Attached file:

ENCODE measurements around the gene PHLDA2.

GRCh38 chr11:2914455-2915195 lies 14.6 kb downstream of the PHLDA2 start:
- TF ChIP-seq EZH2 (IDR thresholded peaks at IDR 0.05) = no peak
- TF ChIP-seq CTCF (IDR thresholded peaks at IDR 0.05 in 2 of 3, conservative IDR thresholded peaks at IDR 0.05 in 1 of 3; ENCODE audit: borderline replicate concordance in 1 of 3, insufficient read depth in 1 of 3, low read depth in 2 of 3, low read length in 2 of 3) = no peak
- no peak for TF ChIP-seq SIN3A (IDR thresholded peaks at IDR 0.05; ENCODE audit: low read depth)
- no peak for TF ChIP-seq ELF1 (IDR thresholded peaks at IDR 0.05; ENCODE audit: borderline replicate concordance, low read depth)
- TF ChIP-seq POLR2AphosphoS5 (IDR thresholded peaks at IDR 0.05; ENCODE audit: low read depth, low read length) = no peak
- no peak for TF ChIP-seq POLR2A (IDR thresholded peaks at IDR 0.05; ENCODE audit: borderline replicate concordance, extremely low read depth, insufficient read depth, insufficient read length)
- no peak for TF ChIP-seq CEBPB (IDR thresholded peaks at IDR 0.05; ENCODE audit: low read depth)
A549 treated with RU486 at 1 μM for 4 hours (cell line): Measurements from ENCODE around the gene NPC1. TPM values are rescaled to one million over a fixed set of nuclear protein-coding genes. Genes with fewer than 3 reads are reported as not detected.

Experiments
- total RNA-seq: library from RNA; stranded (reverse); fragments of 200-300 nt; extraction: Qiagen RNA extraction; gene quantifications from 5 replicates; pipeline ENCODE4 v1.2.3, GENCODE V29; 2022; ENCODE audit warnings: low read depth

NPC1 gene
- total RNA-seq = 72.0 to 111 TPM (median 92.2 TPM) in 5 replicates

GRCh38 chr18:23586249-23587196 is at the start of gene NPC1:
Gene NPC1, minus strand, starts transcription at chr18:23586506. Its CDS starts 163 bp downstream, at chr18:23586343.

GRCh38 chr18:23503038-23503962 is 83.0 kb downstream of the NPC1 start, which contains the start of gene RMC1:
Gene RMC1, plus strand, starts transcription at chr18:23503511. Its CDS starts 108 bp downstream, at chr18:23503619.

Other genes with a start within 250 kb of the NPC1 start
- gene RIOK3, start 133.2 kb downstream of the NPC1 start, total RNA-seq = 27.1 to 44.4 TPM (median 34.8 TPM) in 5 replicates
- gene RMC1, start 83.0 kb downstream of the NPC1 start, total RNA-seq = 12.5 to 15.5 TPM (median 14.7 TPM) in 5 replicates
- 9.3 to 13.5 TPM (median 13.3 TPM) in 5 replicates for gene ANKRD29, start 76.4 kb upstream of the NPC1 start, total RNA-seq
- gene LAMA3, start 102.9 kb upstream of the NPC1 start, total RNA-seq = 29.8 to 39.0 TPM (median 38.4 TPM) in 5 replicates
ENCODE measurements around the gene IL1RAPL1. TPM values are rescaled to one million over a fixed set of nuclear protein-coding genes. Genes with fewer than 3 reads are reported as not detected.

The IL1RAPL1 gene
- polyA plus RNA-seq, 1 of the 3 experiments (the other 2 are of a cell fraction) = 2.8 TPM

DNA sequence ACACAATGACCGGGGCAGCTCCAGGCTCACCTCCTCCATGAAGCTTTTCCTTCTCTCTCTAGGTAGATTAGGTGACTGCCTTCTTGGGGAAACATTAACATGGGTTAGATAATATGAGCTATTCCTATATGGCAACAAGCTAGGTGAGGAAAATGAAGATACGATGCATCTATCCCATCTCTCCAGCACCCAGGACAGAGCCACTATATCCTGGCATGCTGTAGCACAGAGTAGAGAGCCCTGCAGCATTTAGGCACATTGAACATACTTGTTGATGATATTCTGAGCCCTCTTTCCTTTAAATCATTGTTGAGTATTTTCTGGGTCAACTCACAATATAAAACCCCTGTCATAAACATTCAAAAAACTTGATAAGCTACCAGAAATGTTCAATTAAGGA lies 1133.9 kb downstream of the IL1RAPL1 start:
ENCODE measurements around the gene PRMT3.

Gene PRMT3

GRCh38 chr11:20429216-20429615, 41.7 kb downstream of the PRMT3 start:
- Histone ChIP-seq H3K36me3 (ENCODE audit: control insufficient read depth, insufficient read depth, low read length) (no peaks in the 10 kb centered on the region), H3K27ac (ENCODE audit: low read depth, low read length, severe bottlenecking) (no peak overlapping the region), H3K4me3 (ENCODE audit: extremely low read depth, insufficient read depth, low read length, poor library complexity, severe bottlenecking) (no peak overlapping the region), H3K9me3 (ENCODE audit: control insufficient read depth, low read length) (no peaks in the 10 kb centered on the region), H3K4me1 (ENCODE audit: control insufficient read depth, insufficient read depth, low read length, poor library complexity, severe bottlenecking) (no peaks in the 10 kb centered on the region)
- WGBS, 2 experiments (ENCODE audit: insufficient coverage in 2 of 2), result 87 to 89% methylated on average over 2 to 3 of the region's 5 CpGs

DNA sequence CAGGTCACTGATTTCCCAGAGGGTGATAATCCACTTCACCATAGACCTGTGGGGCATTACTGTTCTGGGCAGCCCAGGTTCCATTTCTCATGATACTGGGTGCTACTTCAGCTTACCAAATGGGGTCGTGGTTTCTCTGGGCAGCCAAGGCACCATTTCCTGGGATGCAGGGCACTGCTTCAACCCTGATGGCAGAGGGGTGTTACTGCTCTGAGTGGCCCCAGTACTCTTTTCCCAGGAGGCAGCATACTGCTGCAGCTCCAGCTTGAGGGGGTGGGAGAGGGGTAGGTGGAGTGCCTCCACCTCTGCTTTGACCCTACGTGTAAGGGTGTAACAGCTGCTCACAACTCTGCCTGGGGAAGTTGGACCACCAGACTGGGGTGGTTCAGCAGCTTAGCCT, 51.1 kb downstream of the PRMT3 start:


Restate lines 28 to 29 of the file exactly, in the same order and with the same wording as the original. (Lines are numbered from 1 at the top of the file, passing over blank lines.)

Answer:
ENCODE measurements around the gene PRMT3.

Gene PRMT3